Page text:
I can't stop looking up info about wolves since my real-life run-in and wolf-kill-fawn experience in Tofte/Lutsen, MN.
> Wolves weighing over 54 kg (120 lbs) are uncommon, though exceptionally large individuals have been recorded in Alaska, Canada, and the former Soviet Union. The heaviest recorded gray wolf in North America was killed on 70 Mile River in east-central Alaska on July 12, 1939 and weighed 79.4 kilograms (175 lb), while the heaviest recorded wolf in Eurasia was killed after World War II in Kobeliaky, Poltavskij Region, Ukrainian SSR, and weighed 86 kilograms (190 lb)... must be all the vodka and borscht
> The majority of victims of predatory wolf attacks are children under the age of 18 and, in the rare cases where adults are killed, the victims are almost always women...[insert quote about bears from Anchorman here]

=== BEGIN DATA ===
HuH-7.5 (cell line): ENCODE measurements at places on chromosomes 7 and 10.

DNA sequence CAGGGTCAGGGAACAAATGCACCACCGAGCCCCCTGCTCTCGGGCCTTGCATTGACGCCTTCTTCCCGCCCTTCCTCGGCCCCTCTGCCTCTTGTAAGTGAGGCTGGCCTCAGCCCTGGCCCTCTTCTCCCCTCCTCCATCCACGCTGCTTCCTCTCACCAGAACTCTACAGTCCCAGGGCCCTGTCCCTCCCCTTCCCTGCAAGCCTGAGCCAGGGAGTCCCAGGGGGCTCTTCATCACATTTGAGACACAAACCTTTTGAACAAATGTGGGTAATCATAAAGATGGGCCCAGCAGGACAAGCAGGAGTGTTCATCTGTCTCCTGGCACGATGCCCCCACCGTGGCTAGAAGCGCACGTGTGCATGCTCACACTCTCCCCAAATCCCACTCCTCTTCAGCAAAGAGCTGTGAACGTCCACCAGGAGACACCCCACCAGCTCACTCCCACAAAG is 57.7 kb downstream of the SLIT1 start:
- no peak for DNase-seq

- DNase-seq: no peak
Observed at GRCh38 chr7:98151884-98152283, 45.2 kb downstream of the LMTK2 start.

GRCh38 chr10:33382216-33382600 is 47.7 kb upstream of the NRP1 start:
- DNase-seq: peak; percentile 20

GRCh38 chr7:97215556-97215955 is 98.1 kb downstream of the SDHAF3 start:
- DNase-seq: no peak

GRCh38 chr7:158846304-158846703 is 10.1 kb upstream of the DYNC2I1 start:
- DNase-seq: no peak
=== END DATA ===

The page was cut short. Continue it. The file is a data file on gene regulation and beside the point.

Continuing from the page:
> [Wolves] auditory perception is sharper than that of the fox, being able to hear up to a frequency of 26 kHz, which is sufficient to register the fall of leaves in the autumn period... that's just nuts, I bet they hear those fall too
> At least two fatal attacks by wild, non-rabid wolves have occurred in 21st century North America: in 2005, a man was killed in Saskatchewan, Canada, while in 2010, a woman was killed whilst jogging near Chignik Lake in Alaska... at least one more compelling reason not to visit Canada
*all from Wikipedia